“Operational Strategies for Clinics and Hospitals” https://tinyurl.com/y9avbrq5

***

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Worst and Best States for Healthcare

US Costs and Outcomes

By http://www.MCOL.com

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Conclusion

Your thoughts and comments on this ME-P are appreciated. Feel free to review our top-left column, and top-right sidebar materials, links, URLs and related websites, too. Then, subscribe to the ME-P. It is fast, free and secure.

Speaker: If you need a moderator or speaker for an upcoming event, Dr. David E. Marcinko; MBA – Publisher-in-Chief of the Medical Executive-Post – is available for seminar or speaking engagements.

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MORE FOR DOCTORS AND NURES:

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“Operational Strategies for Clinics and Hospitals” https://tinyurl.com/y9avbrq5

***

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On Private Equity-Owned Dental Practices

The boom and bust of private equity-owned dental practices in the U.K …. Lessons to be learned?

By Kellus Pruitt DDS

“Why the dental business became more and more like pulling teeth,” by Harry Wilson, City Editor of The Times (U.K.)

Describes problems caused by agreements made between investor-owned dental groups and the government. Neither the investors nor government officials – the stakeholders – will suffer the inevitable permanent harm. The losers are dentists and patients – the principals.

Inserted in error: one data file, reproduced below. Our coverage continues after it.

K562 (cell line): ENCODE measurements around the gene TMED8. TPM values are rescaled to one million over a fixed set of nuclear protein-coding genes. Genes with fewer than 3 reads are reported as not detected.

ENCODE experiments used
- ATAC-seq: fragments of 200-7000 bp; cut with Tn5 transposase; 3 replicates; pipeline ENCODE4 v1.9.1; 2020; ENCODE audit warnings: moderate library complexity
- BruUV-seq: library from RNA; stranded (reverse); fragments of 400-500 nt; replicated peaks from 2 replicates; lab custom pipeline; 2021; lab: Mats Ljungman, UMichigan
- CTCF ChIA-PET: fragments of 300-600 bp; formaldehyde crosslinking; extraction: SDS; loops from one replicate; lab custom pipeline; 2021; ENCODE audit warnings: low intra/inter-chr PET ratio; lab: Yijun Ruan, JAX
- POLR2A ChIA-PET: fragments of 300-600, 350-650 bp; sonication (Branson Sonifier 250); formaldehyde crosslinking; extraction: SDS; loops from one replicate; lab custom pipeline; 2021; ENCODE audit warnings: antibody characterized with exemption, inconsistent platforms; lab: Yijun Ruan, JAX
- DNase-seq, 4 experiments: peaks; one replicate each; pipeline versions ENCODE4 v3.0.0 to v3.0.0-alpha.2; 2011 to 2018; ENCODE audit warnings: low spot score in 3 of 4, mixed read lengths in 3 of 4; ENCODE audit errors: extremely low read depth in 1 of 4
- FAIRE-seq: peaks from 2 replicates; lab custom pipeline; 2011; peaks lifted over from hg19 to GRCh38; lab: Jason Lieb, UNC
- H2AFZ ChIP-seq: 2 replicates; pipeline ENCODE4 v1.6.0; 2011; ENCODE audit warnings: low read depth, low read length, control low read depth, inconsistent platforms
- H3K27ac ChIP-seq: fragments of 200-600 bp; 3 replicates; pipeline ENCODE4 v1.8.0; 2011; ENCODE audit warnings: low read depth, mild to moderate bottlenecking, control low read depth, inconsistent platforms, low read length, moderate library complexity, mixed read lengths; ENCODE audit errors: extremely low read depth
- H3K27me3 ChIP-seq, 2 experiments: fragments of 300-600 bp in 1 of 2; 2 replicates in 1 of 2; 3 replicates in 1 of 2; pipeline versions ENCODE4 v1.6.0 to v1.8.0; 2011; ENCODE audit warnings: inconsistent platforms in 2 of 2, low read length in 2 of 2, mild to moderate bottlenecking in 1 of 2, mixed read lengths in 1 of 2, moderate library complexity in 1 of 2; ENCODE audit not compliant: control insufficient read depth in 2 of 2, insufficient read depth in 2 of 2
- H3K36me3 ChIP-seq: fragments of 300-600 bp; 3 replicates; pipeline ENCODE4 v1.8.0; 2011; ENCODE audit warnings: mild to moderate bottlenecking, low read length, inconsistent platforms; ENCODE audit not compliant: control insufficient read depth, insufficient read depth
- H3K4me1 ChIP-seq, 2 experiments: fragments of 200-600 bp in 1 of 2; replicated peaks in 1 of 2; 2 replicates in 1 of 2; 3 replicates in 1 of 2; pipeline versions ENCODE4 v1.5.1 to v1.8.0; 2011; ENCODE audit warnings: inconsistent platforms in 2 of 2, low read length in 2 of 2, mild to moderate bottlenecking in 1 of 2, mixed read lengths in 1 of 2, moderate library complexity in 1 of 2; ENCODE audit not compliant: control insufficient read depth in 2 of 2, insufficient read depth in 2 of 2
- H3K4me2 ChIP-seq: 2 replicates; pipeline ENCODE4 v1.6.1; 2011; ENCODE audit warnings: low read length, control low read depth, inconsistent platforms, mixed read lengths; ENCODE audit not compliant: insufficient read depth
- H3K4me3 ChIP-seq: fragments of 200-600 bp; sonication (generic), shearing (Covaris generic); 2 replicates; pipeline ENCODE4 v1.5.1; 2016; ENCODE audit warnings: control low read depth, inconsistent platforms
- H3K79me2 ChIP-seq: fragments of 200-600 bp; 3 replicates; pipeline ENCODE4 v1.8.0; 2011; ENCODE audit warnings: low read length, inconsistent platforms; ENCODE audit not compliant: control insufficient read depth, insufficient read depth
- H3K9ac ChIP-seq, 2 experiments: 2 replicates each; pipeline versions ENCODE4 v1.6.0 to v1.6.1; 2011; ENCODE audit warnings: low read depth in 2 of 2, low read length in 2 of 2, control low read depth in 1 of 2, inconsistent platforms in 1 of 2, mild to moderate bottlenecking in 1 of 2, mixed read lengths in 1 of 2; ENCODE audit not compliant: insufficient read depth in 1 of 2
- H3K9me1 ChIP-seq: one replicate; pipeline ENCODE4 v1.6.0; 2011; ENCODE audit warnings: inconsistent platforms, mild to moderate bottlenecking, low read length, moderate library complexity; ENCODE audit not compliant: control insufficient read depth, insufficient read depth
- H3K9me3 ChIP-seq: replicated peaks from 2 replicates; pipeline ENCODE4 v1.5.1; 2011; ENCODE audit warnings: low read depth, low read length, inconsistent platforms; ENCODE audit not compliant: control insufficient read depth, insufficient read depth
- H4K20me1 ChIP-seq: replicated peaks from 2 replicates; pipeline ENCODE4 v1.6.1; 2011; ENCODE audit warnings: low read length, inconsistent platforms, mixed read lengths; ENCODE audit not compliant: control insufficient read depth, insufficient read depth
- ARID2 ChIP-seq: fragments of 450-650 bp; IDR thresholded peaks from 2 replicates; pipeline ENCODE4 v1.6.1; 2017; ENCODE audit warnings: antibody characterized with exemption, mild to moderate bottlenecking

https://www.thetimes.co.uk/article/why-the-dental-business-became-more-and-more-like-pulling-teeth-vdrs0nwrr

Wilson:

If you are an NHS dental patient, there is a better than one in ten chance that you are a customer of Integrated Dental Holdings, better known as Mydentist.

The private equity-owned dental practice owner has grown nationwide in a dozen years of debt-fuelled buying that has made it the biggest dental services company not merely in Britain but Europe. In the past seven years alone, Mydentist has acquired 237 dental practices, increasing its network to more than 600.

Yet having grown so rapidly in the recent past, questions now are being asked about its future. Results last month showed why, as revenues fell for the third straight year, while pre-tax losses nearly doubled to £144 million. With more than £1 billion of debt, including hundreds of millions in shareholder loans to The Carlyle Group and Palamon Capital Partners, its private equity owners, Mydentist said that it would not be buying any more dentist surgeries for the time being. (more).

———————

Bringing it home:

Rumors of “Medicare for all” are in the air, making your support of Texas Dentists for Medicaid Reform very worthwhile, Doc.

https://www.tdmr.org/about-tdmr/

Conclusion

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DOCTORS:

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“Fiduciary Financial Planning for Physicians” https://tinyurl.com/y7f5pnox

“Business of Medical Practice 2.0” https://tinyurl.com/yb3x6wr8

HOSPITALS:

“Financial Management Strategies for Hospitals” https://tinyurl.com/yagu567d

“Operational Strategies for Clinics and Hospitals” https://tinyurl.com/y9avbrq5

***

Risk Management, Liability Insurance, and Asset Protection Strategies for Doctors and Advisors: Best Practices from Leading Consultants and Certified Medical Planners™8Comprehensive Financial Planning Strategies for Doctors and Advisors: Best Practices from Leading Consultants and Certified Medical Planners™